I don’t have green-fingers: my gardening friend has – and a few years back he renewed his interest in carnations and found they were no longer easily attainable in New Zealand. He imported a wide range of varieties to replenish stocks, including some of the classics, and the cuttings arrived from the UK as air-freight in less than 48 hours. I was asking who originally imported carnations to New Zealand, and how? Especially plants that had months at sea before reaching the Antipodes.
A Reminder of Home
New Zealand’s earliest settlers, wherever possible, wanted their new home to have all the best of what they had left behind, half a world away, in the UK. Good breeding animals, best seeds, latest machinery, experienced farmers and scientific advances were essential early imports because the land in the new colony was found suitable for extensive farming. Vegetables for the table weren’t overlooked: neither were flowers in the garden.
Within a few years gardeners and nurserymen among the colonists had formed gardening clubs or circles, bringing together those interested in horticulture. These were among the first organisations in New Zealand and by the early 1840s had been formed in several settlements… Wellington in 1841, Auckland the following year, Christchurch Horticultural Society held its first show in November 1852 and Otago’s was staged in 1859.
These horticultural societies are among New Zealand’s oldest surviving clubs.
Even before the formation of horticultural societies London nurserymen were advertising in local newspapers.
The new societies had, as one of their objectives, the importation new varieties to widen the range of fruits, vegetables and flowers in the colony, thus augmenting and enhancing those brought out on first ships. Members could now add their individual needs to the bulk orders that Societies placed with overseas nurseries, sharing costs.
Remarkably, plants (rather than seeds) could be ordered from the other side of the world: delivery times were measured in months rather than weeks entirely dependent on shipping schedules along with sea and weather conditions en route.
The Wellington Horticulture Society had an arrangement with nurserymen Messres Conrad Loddiges & Sons of Hackney, near London, who carefully packed the plants in “boxes” (described below) for the long shipment to New Zealand. Loddiges requested the “boxes” be returned to England filled with local specimens “the articles we wish for are conifers, orchids such as grow on trees, and ferns… after planting pray let the earth be as wet as possible and see that the glass is mended, and the whole is air tight and, above all, ensure the “boxes” be placed on deck for the whole of the voyage”.
In these early shipments Loddiges satisfied colonists’ orders for all kinds of flowering plants.
The request by Loddiges Nurseries to send them plants from New Zealand would not have been surprising: since the 1770s the company’s founder Joachim Loddiges specialised in the collection, recording and growing of exotic species, introducing a range of plants to England including Rhubarb, the Common Rhododendron, the black-stalked Bamboo and numerous palms and ferns.
Help for the Colonies
Loddiges usually dealt in seeds but an invention in the 1830s by medical practitioner Nathaniel Ward found a way to reduce the risk of sending growing plants on sailing ships travelling across the Atlantic or on much longer voyages, more than 6 months, to and from the Antipodes.
These were the “boxes” referred to in Loddiges’ letter to Wellington. Dr Ward, greatly interested in botany, was surprised to find that plants thrived in air-tight glass bottles. But if the bung was left out or got damaged, the exposure to London’s foul air killed off the vegetation. He scaled up the airtight glass cabinets and after further experimentation found that as well as local applications of his invention, those plants inside survived long sea journeys despite passing through salt-laden air and the hot sun of the tropics.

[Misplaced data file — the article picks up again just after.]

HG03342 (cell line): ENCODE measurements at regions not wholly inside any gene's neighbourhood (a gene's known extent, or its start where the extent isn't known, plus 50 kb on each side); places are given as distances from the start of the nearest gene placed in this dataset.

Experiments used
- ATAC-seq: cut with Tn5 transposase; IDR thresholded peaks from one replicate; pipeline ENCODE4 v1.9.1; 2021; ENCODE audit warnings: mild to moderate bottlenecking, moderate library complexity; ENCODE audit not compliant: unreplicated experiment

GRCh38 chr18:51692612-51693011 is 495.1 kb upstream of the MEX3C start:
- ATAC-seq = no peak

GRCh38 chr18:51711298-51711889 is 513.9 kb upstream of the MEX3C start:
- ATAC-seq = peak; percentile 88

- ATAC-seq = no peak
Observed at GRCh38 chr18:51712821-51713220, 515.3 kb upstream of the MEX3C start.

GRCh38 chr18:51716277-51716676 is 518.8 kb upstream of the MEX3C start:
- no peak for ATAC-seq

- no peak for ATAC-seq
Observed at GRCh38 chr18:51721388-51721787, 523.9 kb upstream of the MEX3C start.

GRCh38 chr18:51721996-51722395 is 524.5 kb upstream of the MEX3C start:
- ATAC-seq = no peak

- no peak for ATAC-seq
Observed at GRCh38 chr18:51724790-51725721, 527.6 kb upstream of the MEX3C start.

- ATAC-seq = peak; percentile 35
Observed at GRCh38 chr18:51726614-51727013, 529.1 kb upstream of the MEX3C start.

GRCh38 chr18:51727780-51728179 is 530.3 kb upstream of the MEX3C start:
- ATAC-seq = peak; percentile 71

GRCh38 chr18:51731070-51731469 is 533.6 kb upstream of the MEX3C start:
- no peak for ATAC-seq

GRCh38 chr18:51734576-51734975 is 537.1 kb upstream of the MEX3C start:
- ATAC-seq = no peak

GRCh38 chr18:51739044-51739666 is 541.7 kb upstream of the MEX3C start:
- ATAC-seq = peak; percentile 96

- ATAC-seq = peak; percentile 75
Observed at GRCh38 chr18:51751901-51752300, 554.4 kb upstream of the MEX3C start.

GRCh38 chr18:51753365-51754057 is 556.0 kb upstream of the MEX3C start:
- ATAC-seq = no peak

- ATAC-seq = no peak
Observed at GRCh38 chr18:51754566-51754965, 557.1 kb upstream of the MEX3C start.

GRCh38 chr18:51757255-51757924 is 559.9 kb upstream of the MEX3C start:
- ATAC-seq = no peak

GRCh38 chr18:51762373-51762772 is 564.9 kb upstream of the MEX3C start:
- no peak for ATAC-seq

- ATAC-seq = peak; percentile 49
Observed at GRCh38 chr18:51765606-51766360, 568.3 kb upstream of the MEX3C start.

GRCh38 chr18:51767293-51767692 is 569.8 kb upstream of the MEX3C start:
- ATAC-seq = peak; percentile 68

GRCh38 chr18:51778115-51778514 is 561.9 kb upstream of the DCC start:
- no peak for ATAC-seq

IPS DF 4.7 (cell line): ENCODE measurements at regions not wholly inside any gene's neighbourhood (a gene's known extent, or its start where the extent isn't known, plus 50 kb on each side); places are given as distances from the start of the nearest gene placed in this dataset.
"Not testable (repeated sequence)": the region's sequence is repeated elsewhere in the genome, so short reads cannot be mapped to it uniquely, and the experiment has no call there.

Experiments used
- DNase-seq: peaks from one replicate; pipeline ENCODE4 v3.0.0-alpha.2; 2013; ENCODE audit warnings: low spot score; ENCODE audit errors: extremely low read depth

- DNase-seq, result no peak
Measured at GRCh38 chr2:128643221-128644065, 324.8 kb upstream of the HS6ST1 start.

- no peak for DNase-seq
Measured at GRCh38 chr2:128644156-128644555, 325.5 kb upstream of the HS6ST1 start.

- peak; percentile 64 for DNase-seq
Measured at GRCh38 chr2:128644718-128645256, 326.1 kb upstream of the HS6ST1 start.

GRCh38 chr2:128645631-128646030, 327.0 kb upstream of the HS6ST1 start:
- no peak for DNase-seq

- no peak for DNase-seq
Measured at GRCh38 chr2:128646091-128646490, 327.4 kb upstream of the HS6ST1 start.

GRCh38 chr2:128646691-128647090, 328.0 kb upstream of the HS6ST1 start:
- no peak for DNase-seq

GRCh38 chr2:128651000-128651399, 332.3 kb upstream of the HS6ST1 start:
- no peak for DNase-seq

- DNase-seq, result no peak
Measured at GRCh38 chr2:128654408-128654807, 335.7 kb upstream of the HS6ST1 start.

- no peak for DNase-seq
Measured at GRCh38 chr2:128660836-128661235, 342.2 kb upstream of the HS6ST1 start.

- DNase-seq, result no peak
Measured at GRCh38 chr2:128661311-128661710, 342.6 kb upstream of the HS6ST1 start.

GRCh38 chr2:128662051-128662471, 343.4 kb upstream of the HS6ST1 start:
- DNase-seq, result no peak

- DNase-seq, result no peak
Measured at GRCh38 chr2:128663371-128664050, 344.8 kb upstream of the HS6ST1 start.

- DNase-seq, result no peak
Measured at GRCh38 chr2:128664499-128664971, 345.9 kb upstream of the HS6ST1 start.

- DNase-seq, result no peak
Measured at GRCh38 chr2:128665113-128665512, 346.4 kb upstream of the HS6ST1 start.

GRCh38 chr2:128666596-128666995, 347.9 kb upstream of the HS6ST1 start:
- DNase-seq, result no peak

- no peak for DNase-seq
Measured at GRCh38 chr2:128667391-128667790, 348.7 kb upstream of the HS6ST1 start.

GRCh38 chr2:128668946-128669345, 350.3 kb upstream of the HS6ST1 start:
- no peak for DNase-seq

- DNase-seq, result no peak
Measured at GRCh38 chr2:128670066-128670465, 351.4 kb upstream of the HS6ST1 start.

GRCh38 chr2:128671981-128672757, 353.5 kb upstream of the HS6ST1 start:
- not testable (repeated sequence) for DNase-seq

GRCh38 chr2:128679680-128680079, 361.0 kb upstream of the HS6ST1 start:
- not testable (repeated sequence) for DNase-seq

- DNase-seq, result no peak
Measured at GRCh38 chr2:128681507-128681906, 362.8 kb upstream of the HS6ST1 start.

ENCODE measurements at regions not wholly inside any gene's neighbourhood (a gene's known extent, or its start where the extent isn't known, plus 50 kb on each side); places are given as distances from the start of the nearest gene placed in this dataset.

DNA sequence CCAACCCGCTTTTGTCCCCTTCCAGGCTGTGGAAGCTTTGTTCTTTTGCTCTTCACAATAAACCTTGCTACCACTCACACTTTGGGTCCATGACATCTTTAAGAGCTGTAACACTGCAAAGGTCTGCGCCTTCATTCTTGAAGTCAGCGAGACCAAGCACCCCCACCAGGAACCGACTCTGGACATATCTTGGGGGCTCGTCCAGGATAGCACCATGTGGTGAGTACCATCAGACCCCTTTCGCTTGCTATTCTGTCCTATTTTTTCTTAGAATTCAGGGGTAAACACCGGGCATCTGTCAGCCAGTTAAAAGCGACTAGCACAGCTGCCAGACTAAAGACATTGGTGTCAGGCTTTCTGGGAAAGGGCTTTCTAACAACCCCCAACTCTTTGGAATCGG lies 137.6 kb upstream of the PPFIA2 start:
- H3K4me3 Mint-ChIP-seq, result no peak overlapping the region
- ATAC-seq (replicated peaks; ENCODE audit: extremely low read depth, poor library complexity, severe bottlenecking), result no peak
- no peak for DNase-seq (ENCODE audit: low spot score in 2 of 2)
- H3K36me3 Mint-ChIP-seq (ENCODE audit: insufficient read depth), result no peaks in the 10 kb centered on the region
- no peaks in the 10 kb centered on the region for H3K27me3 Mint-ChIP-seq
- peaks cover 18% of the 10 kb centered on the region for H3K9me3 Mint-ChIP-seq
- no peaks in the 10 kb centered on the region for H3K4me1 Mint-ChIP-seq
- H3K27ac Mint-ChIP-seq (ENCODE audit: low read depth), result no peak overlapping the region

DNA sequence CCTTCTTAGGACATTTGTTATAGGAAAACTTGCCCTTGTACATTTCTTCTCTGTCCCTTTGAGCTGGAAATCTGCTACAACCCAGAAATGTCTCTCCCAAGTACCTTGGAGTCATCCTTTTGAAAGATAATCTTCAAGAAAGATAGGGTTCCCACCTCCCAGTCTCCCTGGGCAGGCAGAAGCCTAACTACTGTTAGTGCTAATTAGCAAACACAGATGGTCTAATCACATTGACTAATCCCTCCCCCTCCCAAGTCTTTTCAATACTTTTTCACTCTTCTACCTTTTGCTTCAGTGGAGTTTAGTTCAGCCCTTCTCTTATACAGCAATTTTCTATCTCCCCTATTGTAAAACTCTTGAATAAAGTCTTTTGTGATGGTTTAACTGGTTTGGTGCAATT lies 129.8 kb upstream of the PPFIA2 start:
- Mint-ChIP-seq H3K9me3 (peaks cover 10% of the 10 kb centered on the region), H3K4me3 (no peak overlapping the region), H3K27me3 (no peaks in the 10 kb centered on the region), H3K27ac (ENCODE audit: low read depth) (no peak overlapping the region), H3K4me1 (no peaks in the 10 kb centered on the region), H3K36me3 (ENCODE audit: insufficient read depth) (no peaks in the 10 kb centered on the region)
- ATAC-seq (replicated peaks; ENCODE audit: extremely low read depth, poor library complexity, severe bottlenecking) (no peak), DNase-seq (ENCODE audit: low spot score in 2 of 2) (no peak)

Known as the Wardian Glazed Case or Box, Loddiges (under management of Joachim’s son George) perfected their use to transport plants to and from Australia and New Zealand. Hence the request from Loddiges to Wellington growers asking for the return of at least seven “boxes” (they could not have been inexpensive to manufacture) asking for plants from New Zealand with a reminder that the “boxes” must be repaired if broken so that the glass was airtight, and they should start out on the long voyage after being generously watered. They would need additional watering en route.
Nathan Ward’s discovery meant plants could be transhipped around the United Kingdom, trans- Atlantic and between continents. Tea plants were consigned in Wardian Cases from China to India, staring or improving varieties there. Much later… 1920s… cycads were sent in Wardian Cases from Queensland, Australia, to Missouri Botanic Gardens.
Carnations Catch On
Whether imported by seed or living plants, it was not long before Carnations started appearing in flower show competitions at Horticultural shows. In Auckland in 1843 the Government Gardener won the prize for his Clove Carnation. The Society noted in its first annual report that “…no country in the world seems to be better adapted to horticulture than New Zealand, the alternations of shower and sunshine that characterize the climate for a great part of the year, cause a most surprising vegetation”
In 1852 the Wellington Society was moved to report “…it’s suitable time for the planting of roses, fuschias, holyhocks, dahlias, chrysanthemums, pinks, carnations, and the many other varieties of biennial and perennial herbaceous flowering plants, of which the settlement, young as it is, already contains a very creditable collection”.
Links with England
Christchurch Horticultural Society seemed to have a direct line to English Carnation growers. A retrospective paper presented to the Society in 1895 acknowledges much earlier help from well-known nurserymen in England, Ephraim Symes Dodwell and Charles Turmer, to obtain quality seed. No doubt some of the carnations imported in this way were the work of other noted English growers such as J. L. Puxley, John Rea, J.S. Hedderley and B. Simonite.